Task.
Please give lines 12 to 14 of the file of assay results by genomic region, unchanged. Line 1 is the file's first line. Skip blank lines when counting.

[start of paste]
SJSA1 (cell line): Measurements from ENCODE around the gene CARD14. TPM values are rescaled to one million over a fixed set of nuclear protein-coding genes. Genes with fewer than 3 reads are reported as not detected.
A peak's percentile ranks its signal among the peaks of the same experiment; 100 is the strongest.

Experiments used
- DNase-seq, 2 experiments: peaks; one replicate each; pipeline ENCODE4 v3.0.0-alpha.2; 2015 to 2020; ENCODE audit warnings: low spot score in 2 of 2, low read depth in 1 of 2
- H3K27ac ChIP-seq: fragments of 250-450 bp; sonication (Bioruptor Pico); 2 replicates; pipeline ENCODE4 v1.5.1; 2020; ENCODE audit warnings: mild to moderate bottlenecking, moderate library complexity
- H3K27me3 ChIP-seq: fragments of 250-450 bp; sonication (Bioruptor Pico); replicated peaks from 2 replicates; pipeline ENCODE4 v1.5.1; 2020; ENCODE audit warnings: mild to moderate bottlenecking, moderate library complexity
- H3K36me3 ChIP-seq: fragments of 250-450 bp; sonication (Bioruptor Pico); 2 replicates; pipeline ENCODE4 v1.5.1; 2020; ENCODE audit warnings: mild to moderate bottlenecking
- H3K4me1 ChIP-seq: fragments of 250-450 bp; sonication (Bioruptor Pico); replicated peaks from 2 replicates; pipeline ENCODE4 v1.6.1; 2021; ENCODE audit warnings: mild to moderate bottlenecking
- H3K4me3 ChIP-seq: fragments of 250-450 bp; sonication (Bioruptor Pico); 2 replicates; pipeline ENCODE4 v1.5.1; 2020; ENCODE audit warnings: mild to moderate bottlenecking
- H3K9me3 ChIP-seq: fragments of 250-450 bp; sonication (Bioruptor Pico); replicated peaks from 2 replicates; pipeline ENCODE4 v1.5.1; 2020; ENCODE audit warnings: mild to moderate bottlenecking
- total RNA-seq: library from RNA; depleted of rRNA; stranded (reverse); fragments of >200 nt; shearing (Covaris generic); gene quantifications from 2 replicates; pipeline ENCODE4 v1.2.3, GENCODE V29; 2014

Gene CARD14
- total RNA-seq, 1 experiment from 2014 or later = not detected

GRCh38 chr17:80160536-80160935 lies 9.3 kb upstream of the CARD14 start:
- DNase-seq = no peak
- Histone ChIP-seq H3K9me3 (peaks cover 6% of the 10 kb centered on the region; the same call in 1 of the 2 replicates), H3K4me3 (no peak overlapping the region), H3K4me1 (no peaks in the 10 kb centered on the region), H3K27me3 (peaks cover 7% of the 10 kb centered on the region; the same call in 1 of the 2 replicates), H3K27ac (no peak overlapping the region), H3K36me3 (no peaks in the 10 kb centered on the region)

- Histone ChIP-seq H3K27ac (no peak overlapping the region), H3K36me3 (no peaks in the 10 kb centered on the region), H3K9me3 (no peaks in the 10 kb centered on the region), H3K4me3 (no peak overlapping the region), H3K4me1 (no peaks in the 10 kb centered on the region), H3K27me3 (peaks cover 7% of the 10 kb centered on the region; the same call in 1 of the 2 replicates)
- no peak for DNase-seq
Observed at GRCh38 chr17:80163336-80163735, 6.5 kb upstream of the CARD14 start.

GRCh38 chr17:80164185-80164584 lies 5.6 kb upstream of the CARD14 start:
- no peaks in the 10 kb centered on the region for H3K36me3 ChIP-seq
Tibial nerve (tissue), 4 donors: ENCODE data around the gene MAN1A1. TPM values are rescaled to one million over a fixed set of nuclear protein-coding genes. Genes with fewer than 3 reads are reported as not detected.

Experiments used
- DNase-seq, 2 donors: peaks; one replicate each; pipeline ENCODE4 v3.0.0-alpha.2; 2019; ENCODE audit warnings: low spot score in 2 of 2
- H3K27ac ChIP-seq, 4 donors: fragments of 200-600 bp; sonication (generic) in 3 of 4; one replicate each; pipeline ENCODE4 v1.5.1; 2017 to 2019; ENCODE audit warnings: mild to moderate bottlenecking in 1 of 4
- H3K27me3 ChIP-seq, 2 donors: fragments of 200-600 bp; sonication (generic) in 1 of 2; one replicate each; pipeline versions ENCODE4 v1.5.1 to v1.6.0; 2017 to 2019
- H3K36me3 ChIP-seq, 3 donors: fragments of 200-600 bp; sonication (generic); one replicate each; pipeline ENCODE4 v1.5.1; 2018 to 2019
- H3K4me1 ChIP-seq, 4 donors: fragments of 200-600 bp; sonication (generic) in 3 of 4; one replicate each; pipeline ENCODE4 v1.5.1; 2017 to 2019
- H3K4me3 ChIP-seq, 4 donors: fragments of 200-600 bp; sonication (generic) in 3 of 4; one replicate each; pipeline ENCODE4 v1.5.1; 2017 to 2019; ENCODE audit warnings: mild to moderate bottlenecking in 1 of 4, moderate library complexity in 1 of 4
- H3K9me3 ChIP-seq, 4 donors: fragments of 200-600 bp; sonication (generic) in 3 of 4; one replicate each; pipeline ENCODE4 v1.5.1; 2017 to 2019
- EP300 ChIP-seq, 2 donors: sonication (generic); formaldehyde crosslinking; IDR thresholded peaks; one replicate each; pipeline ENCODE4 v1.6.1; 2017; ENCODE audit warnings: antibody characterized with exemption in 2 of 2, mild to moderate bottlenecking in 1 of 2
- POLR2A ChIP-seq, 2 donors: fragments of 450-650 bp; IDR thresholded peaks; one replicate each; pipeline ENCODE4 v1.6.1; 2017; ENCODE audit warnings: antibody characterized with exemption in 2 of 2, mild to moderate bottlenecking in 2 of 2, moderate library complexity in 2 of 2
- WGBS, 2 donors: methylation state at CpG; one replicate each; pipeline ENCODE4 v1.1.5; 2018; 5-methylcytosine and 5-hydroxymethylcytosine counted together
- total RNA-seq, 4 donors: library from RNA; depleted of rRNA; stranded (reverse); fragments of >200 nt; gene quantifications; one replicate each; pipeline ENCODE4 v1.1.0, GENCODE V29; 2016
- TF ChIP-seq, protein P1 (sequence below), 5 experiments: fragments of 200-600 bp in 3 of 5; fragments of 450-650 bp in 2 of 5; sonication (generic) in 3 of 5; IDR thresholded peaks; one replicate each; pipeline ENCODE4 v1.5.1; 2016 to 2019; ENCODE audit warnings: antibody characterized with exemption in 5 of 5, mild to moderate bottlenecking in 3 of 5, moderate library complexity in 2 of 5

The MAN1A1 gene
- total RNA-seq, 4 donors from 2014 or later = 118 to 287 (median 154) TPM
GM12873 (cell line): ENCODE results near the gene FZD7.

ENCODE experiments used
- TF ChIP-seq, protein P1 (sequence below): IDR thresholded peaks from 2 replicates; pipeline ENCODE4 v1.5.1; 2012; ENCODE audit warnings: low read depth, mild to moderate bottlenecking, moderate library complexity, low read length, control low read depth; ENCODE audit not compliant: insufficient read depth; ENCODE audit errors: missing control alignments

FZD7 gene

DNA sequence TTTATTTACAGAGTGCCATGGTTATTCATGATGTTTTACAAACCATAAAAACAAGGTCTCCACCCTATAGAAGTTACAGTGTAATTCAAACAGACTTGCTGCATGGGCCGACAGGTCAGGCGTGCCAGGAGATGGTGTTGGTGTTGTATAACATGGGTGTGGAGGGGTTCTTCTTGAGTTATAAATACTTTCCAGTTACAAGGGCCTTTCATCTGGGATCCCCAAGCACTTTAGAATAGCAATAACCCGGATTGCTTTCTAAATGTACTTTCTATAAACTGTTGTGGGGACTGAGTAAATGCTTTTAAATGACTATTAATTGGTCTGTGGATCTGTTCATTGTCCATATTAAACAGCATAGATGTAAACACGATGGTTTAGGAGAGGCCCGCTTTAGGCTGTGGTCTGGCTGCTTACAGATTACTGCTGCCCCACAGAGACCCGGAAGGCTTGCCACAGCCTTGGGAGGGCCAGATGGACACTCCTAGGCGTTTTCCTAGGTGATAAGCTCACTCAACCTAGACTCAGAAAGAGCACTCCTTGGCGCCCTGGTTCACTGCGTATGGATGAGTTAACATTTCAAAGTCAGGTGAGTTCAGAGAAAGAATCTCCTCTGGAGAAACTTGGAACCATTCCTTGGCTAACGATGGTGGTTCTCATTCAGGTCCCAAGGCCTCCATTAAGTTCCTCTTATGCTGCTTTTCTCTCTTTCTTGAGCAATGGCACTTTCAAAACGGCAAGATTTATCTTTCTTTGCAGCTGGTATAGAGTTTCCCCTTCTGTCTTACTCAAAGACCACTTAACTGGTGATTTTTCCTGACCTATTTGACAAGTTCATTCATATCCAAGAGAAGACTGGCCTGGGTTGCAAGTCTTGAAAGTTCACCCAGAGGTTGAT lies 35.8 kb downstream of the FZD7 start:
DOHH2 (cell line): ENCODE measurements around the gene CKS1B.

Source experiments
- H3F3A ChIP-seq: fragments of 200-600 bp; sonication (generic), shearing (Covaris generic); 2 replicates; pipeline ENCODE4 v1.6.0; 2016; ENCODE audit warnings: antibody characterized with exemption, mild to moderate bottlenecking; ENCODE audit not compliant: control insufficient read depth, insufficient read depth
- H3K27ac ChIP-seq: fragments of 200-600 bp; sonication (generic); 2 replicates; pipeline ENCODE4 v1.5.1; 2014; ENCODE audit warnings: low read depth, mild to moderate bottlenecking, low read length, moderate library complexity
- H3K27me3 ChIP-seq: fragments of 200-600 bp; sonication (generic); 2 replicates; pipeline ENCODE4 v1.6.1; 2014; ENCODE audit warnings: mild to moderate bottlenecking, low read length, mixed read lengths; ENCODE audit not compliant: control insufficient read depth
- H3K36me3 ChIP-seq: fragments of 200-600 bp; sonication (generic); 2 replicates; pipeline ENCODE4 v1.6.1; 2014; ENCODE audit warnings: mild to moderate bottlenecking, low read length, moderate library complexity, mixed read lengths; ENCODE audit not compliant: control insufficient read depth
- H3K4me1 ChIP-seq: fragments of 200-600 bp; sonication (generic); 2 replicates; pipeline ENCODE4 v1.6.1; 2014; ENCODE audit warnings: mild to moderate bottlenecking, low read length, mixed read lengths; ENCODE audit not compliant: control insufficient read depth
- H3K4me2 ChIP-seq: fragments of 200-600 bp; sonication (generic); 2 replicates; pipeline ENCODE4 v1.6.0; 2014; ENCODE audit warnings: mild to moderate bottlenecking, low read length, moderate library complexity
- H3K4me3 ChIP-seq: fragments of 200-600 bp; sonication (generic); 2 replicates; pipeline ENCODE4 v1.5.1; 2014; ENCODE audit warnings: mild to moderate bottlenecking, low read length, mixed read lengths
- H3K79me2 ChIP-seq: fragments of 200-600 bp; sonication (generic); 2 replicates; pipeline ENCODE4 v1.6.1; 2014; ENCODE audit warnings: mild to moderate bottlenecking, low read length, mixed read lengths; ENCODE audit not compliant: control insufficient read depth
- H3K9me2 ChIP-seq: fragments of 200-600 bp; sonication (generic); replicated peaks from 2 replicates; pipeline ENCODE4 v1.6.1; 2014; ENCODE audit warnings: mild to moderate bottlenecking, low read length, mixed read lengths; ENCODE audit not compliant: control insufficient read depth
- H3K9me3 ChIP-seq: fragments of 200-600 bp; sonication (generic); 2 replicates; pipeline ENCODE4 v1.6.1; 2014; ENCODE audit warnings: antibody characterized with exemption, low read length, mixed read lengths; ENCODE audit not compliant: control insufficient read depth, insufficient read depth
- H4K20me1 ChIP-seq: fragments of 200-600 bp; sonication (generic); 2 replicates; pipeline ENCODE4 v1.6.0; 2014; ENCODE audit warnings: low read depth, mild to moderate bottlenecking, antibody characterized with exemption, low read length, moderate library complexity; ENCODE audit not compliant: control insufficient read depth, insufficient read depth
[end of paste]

Gene CARD14
- total RNA-seq, 1 experiment from 2014 or later = not detected

GRCh38 chr17:80160536-80160935 lies 9.3 kb upstream of the CARD14 start: